Or, if you find that your marketing efforts aren’t reaching the right people, then you’ll want to invest more money in creating higher-quality products. It’s not always about cutting costs. Sometimes you’re going to have to increase costs in certain areas to raise quality and overall trust in your brand.
This is part of increasing the productivity of your company in a way that’s going to help you thrive when times get tough.
Devise Contingency Plans for Likely Scenarios
What must an entrepreneur assume? That anything and everything can (and likely will) go wrong! A favorite saying of ours is “If it can go wrong, it already has. You just haven’t found out about it yet.”
As an entrepreneur, you need to devise contingency plans for likely scenarios before they happen. These are plans of action that you’ll implement in case something unexpected happens.
Understanding how to create a business contingency plan requires that you dig a little deeper into the structure of your organization.
Answer these core questions:
- What are the resources that your company absolutely can’t live without?
- What are the biggest risks to your company?
- What three things, if any one or more of them went wrong, would spell certain failure?
Based on your answers, you’re going to want to write up a contingency plan for each proposed risk.
Make sure you write out what steps each department would have to take to return to their daily routine. Think of this as your “Pearl Harbor” plan so when you get hit out of the blue, you’re already prepared.
This is to say that the contingency plan should be your strategy for first, survival; second resilience in the face of adversity; and third how you will take advantage of the situation to come out stronger than before.
This requires being brutally honest with yourself and asking hard questions. The best time to take action is now, not when things go sideways. It’s a great exercise as it will really make you think deeply about just how well your company is being managed and how productive each component of the business is.
Your management team and employees are your best allies in addressing problems. There is an amazing amount of creativity and wisdom you can tap into and by doing so, your team will be vested in making the changes needed.
Work on Cultivating Lasting Customer Relationships
Perhaps one of the most overlooked aspects of performing a business health check is the importance of paying attention to your customer relationships.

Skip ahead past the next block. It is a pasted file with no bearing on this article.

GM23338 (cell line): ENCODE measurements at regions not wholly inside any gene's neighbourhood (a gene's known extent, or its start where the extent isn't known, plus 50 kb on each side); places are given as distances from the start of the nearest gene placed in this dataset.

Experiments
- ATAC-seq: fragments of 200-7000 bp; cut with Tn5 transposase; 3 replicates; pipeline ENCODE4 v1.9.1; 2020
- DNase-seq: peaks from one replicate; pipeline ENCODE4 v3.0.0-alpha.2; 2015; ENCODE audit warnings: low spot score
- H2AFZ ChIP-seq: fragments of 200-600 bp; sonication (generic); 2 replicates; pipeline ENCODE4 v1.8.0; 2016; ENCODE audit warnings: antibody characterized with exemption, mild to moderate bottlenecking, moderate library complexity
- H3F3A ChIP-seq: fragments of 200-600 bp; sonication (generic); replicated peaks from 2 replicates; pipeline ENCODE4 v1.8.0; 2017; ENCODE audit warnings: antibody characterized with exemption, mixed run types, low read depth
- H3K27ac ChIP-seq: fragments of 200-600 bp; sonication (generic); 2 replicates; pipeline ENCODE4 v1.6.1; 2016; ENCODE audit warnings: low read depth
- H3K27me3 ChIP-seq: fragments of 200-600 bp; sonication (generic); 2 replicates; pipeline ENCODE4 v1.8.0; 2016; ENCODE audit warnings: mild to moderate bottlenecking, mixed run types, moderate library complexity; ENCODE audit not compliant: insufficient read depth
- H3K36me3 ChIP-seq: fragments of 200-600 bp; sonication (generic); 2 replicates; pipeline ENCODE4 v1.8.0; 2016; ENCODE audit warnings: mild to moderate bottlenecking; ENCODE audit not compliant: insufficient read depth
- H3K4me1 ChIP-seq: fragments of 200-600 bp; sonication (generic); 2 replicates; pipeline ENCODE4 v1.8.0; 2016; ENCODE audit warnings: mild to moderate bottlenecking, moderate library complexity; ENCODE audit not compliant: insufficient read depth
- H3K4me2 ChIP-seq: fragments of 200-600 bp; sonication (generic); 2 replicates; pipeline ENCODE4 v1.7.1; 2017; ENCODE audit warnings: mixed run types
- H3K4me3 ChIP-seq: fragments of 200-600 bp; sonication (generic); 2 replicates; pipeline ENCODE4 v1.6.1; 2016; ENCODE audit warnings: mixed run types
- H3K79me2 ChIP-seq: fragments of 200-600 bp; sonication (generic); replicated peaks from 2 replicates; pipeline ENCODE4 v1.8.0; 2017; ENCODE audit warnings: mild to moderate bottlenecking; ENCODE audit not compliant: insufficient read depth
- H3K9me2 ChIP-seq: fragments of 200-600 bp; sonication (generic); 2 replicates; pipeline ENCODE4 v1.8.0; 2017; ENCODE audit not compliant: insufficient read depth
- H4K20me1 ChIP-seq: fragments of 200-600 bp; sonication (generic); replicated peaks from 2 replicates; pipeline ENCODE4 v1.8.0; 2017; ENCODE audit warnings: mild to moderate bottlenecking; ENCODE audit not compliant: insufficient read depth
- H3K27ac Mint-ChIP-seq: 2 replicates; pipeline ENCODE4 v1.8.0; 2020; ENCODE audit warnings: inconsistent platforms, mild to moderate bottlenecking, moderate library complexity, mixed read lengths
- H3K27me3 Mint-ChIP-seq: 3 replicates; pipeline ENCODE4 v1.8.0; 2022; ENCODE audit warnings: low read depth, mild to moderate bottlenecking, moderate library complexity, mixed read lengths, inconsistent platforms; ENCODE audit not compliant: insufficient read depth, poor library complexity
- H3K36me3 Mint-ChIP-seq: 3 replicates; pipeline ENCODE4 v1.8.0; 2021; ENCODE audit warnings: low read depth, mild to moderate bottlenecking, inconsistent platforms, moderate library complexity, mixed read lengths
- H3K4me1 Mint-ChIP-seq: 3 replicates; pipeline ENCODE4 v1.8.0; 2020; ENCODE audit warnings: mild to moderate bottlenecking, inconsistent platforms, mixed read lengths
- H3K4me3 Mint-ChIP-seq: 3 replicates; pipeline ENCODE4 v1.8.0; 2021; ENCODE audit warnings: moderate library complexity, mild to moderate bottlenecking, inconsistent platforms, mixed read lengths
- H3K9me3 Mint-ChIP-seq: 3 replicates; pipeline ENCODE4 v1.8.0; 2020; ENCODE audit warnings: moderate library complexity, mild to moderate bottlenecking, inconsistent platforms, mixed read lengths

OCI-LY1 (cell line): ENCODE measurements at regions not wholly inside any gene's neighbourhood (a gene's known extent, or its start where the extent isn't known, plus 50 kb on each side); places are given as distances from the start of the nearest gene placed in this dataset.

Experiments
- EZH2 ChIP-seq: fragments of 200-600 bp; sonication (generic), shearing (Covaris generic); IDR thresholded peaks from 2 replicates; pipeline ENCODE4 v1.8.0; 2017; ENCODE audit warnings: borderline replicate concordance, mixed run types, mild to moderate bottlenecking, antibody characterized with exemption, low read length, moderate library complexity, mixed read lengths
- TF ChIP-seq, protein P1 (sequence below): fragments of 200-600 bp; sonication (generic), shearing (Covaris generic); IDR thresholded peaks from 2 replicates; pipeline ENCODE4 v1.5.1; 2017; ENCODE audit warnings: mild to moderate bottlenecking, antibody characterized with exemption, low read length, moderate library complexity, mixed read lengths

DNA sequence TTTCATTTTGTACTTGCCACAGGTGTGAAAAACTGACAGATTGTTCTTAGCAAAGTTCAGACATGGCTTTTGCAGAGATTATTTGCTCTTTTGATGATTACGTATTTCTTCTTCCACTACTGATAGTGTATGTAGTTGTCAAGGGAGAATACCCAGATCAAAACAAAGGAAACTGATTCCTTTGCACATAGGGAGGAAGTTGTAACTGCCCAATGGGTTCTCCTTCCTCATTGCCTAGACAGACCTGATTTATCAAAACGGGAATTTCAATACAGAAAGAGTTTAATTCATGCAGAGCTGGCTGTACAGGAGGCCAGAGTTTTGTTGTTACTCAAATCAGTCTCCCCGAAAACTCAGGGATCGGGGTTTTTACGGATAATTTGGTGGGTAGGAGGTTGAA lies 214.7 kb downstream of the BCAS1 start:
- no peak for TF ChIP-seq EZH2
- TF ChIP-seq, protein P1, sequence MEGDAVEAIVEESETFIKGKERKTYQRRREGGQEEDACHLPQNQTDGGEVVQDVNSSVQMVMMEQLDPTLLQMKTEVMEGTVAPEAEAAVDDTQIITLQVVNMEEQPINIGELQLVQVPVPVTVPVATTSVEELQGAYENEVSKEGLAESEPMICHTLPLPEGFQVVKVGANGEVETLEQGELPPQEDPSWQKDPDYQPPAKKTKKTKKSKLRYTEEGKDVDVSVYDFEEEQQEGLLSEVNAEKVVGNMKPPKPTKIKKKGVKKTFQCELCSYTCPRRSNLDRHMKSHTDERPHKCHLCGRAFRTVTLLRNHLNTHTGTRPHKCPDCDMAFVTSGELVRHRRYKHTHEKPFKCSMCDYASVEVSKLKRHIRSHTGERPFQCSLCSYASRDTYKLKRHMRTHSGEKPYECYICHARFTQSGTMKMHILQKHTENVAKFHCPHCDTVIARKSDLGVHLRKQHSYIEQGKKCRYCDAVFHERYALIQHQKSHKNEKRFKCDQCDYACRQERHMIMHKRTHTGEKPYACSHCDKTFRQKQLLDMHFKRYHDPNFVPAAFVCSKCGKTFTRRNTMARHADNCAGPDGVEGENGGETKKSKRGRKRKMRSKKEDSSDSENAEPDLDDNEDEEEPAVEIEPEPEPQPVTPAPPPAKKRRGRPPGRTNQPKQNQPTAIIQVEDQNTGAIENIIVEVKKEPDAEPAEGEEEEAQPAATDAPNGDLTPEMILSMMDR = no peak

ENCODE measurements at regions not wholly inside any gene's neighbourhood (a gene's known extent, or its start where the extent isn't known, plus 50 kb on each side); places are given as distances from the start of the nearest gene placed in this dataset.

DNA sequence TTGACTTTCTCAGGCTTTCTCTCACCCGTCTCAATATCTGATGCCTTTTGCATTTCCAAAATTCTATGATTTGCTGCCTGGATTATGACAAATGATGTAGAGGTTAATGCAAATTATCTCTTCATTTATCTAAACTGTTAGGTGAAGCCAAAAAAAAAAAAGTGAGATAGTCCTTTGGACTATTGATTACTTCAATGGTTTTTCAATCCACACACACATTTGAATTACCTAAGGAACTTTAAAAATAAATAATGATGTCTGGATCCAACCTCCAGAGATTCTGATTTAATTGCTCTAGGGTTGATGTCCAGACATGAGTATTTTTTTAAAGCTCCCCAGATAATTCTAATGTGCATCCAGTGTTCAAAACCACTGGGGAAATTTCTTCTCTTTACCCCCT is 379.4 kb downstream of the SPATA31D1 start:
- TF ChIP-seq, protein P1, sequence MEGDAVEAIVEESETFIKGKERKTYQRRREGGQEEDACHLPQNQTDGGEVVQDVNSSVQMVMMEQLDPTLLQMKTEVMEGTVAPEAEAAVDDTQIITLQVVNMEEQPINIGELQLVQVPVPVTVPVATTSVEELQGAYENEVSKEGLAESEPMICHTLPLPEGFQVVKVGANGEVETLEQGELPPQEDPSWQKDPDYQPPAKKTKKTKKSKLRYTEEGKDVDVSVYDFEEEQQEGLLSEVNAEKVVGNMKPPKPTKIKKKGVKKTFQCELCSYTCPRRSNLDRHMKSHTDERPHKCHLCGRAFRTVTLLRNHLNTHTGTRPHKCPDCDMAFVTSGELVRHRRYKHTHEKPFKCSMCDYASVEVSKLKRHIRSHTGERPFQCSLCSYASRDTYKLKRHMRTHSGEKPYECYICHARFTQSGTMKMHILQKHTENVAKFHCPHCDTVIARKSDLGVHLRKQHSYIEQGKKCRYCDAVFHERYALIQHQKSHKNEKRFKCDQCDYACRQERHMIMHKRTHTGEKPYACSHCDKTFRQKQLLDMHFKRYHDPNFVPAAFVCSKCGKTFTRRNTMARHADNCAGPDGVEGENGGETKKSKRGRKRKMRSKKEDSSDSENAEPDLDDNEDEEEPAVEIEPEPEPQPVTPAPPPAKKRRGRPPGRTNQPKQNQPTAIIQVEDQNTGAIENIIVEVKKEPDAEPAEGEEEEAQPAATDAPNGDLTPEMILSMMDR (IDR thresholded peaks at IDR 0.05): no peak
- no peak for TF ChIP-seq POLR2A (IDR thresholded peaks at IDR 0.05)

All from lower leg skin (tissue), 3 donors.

Customer retention marketing became popular during the 2008 recession as a way to make companies “recession-proof.”
However, by the time a recession materializes, it’s going to be too late to start developing strong relationships with customers. They need to be loyal fans of your brand long before a downturn hits.
Do you really know how people perceive your brand? Are they very loyal to your company or could they take or leave whatever you’re selling?
Try to funnel resources into creating customer loyalty – it takes more than just marketing, however. It includes every aspect of the customer experience including quality and value received, how problems are handled, and your ability to develop trust with your clients.
Looking at customer loyalty as a global question and not one just for marketing is going to help increase the health of your business, whether we’re in a recession or not.
Make the most of social media tools and get personal. Engage with your customers online and make sure that you’re taking their advice to heart.
This is really a win-win for the company as well, because it strengthens your bottom line. In fact, a 2 percent increase in customer retention can lower company costs by as much as 10 percent.
Access Professional Business Health Help
Going it alone is a wonderfully romantic idea, but you need to know when to ask for help if you’re really going to succeed in the business world.
The tools and steps laid out above will help you begin to perform your own business health check, but it’s important to speak with a professional business coach who can assess the company from an outsider’s point of view.
They have proven processes for assessing risks and ability to discern that your team may view you and your business quite differently than you assume. They can then help you develop and implement the changes necessary to create efficiency and resilience in your business.
Investing in the health of your business in this manner will help give you the peace of mind that your company can withstand changes in the market, whenever they happen.